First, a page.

As a volunteer, you will learn from biologists about working in the biotopes, the presence of which is of course also benefitial for many other animal and plant species besides the Crested Ibis.
 
 
In addition to rice, the farmers of the Iwakubi community also plant kakis (persimmons), oranges, kiwis, shiitake mushrooms and other fruits and vegetables. The forests of the area are also managed. Bamboo and other trees are cut for the wood to be used as building material and new trees are regularly planted.
 
You can also help with these activities and learn about principles of agriculture and forestry in Japan and Japanese rural life.
 
 
Several environmental organizations, which often cooperate with Japanese universities, are active on Sado Island. Typically once a week you can participate in various activities of these organizations, which include monitoring Nippon Ibises, finding nests and counting eggs, working on biotopes at other locations in Sado, as well as preparing and conducting environmental events and campaigns. One local group makes bamboo art with schoolchildren.
 
In addition, we regularly visit sites of biological or geological interest in Sado, such as the state Nippon Ibis Breeding and Research Center.
 
 
In the remote villages of Sado Island, in the last decades or centuries, little has changed in terms of lifestyle, values ​​and customs. Participation in our program in Japan offers you a rare and unique opportunity to gain insight into a society that is a completely different world compared to life in Japanese cities.
 
The life of the people in Iwakubi is very community oriented. As a participant of the program you will be part of the village community and can learn about traditional Japanese culture, participate in local festivities and ceremonies, and learn from the traditional knowledge of the people such as about the use of wild and cultivated plants as food, medicine, for dyeing fabrics, etc, and traditional crafts.
 
In the community building of the rice farmers, two participants of our program will every day cook lunch and dinner for all program participants together with a local housewife. This is of course also a great opportunity to learn about the preparation of Japanese dishes.
 
 
There are usually no volunteering activities on the weekends, but we do offer group recreational activities such as going to the beach, hiking and sightseeing for a small extra cost. You can decide locally if you want to participate.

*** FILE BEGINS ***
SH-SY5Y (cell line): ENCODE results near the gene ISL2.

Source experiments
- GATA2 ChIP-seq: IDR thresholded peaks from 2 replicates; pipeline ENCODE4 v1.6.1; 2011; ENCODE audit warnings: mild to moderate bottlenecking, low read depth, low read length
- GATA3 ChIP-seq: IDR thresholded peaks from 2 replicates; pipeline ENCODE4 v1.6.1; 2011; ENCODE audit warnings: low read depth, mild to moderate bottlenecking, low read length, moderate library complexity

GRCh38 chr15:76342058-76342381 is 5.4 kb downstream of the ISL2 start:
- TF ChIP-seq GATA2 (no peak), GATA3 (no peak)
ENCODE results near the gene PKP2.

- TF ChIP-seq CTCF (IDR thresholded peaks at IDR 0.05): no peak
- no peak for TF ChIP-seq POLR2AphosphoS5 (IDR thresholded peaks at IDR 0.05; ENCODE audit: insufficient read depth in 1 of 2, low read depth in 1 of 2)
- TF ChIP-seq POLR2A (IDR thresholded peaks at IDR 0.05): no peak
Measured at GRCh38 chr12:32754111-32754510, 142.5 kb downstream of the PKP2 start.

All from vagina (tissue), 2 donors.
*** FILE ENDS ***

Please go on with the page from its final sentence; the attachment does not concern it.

In cooperation with the Sado Tourism Association, we are also developing other programs such as language lessons and templestay.
 
 

Did you know?

 
For the CO2 compensation of your long-haul flights, we plant 10 seedlings of native trees on the slopes of Mt. Kilimanjaro in Tanzania.
 
Info Box
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Location: Sado Island, Japan
Availability: April 1st to October 31st, program start every Monday
Minimum duration: 1 week
Maximum duration: 4-24 weeks depending on nationality
Language requirements: English
Other languages of advantage: Japanese
Accommodation: Mother Nature Camp Sado
infoboxheader02 3 en
Supervision possible: Yes
Qualification Supervisor: Biologist
Minimum Qualification Intern:
no formal qualification required
Further project contribution: No
Volunteering
Volunteering possible: Yes
Expected Qualification Volunteer: None
Further project contribution: No
We expect:
Professional work attitude, "the right attitude"
 
 

Mother Nature Camp Sado Island

The Mother Nature Camp Sado Island is currently in the planning phase and will open on April 1, 2020.
 
It will be built on one of the highest rice terraces in Iwakubi, overlooking the valley and the ocean. There will be 2 fully furnished tents for 6 guests each (3 bunk beds), 2 tents for 2 persons each and a family tent for 4 guests. A photovoltaic energy system and a covered seating area with toilet are already available on the terrace. Complete sanitary installations will be ready for the camp opening.
 
The standard of the 6-person tents will be similar to that of our Mother Nature camps in Zanzibar and Kilimanjaro. The double tents and the family tent are furnished to a higher standard.
 
Breakfast, lunch and dinner are prepared in the Rice Farmer's Community Center, which is about 4 minutes away by car and delivered to the camp. Two volunteers will help the women from the community every day with the preparation of the food. This is also a great opportunity to learn about Japanese cooking.
 
 

I. World Unite! Service Package

 
Now secure your 400 EUR Early Bird discount!!
 
Regular rate (one-time fee) for the World Unite! Service Package: 800 EUR
 
Early Bird rate (applicable for any 2020 booking done before December, 31st, 2019): only 400 EUR
 

The World Unite! Service Package includes:

 
  • Individual Consultation and Preparation prior to your arrival
  • Access to the World Unite! Online Resource Centre which has Preparation Materials including Intercultural Preparation, compiled particularly for your destination (PDFs, Videos)